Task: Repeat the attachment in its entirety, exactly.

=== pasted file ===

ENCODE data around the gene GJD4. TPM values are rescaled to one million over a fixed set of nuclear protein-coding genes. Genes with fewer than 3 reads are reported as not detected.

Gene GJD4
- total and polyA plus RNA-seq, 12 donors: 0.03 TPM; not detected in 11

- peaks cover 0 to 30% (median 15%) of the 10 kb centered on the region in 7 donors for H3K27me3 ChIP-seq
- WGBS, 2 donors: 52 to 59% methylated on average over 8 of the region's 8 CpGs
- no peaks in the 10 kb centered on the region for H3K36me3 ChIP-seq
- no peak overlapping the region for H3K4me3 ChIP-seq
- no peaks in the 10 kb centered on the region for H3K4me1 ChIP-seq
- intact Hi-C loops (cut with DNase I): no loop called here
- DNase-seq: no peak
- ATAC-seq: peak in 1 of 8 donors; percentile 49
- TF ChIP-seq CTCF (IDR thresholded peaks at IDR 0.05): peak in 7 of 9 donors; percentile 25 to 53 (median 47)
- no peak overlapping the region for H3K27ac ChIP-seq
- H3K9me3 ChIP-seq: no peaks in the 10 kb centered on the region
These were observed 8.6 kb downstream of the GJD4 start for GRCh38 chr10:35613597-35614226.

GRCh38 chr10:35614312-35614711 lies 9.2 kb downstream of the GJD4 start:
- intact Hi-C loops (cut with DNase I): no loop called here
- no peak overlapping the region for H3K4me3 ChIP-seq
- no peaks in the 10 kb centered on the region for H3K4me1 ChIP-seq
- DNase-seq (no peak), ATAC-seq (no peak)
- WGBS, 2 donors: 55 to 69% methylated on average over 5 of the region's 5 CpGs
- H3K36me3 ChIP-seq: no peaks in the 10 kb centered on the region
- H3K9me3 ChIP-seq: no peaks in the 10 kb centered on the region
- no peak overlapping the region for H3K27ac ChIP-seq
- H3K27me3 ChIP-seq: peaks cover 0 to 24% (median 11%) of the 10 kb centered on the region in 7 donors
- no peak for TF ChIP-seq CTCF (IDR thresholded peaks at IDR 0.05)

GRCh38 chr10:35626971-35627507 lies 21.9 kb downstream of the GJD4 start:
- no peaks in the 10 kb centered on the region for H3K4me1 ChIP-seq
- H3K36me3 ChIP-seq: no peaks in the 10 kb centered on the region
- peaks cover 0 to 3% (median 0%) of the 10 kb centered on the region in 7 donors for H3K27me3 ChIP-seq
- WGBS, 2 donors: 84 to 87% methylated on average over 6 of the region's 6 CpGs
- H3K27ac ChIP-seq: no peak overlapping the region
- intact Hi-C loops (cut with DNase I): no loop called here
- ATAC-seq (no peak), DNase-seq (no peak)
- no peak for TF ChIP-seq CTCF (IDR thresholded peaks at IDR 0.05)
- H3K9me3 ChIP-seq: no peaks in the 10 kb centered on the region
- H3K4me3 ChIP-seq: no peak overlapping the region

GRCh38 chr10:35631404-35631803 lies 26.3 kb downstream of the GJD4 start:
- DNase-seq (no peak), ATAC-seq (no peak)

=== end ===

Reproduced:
ENCODE data around the gene GJD4. TPM values are rescaled to one million over a fixed set of nuclear protein-coding genes. Genes with fewer than 3 reads are reported as not detected.

Gene GJD4
- total and polyA plus RNA-seq, 12 donors: 0.03 TPM; not detected in 11

- peaks cover 0 to 30% (median 15%) of the 10 kb centered on the region in 7 donors for H3K27me3 ChIP-seq
- WGBS, 2 donors: 52 to 59% methylated on average over 8 of the region's 8 CpGs
- no peaks in the 10 kb centered on the region for H3K36me3 ChIP-seq
- no peak overlapping the region for H3K4me3 ChIP-seq
- no peaks in the 10 kb centered on the region for H3K4me1 ChIP-seq
- intact Hi-C loops (cut with DNase I): no loop called here
- DNase-seq: no peak
- ATAC-seq: peak in 1 of 8 donors; percentile 49
- TF ChIP-seq CTCF (IDR thresholded peaks at IDR 0.05): peak in 7 of 9 donors; percentile 25 to 53 (median 47)
- no peak overlapping the region for H3K27ac ChIP-seq
- H3K9me3 ChIP-seq: no peaks in the 10 kb centered on the region
These were observed 8.6 kb downstream of the GJD4 start for GRCh38 chr10:35613597-35614226.

GRCh38 chr10:35614312-35614711 lies 9.2 kb downstream of the GJD4 start:
- intact Hi-C loops (cut with DNase I): no loop called here
- no peak overlapping the region for H3K4me3 ChIP-seq
- no peaks in the 10 kb centered on the region for H3K4me1 ChIP-seq
- DNase-seq (no peak), ATAC-seq (no peak)
- WGBS, 2 donors: 55 to 69% methylated on average over 5 of the region's 5 CpGs
- H3K36me3 ChIP-seq: no peaks in the 10 kb centered on the region
- H3K9me3 ChIP-seq: no peaks in the 10 kb centered on the region
- no peak overlapping the region for H3K27ac ChIP-seq
- H3K27me3 ChIP-seq: peaks cover 0 to 24% (median 11%) of the 10 kb centered on the region in 7 donors
- no peak for TF ChIP-seq CTCF (IDR thresholded peaks at IDR 0.05)

GRCh38 chr10:35626971-35627507 lies 21.9 kb downstream of the GJD4 start:
- no peaks in the 10 kb centered on the region for H3K4me1 ChIP-seq
- H3K36me3 ChIP-seq: no peaks in the 10 kb centered on the region
- peaks cover 0 to 3% (median 0%) of the 10 kb centered on the region in 7 donors for H3K27me3 ChIP-seq
- WGBS, 2 donors: 84 to 87% methylated on average over 6 of the region's 6 CpGs
- H3K27ac ChIP-seq: no peak overlapping the region
- intact Hi-C loops (cut with DNase I): no loop called here
- ATAC-seq (no peak), DNase-seq (no peak)
- no peak for TF ChIP-seq CTCF (IDR thresholded peaks at IDR 0.05)
- H3K9me3 ChIP-seq: no peaks in the 10 kb centered on the region
- H3K4me3 ChIP-seq: no peak overlapping the region

GRCh38 chr10:35631404-35631803 lies 26.3 kb downstream of the GJD4 start:
- DNase-seq (no peak), ATAC-seq (no peak)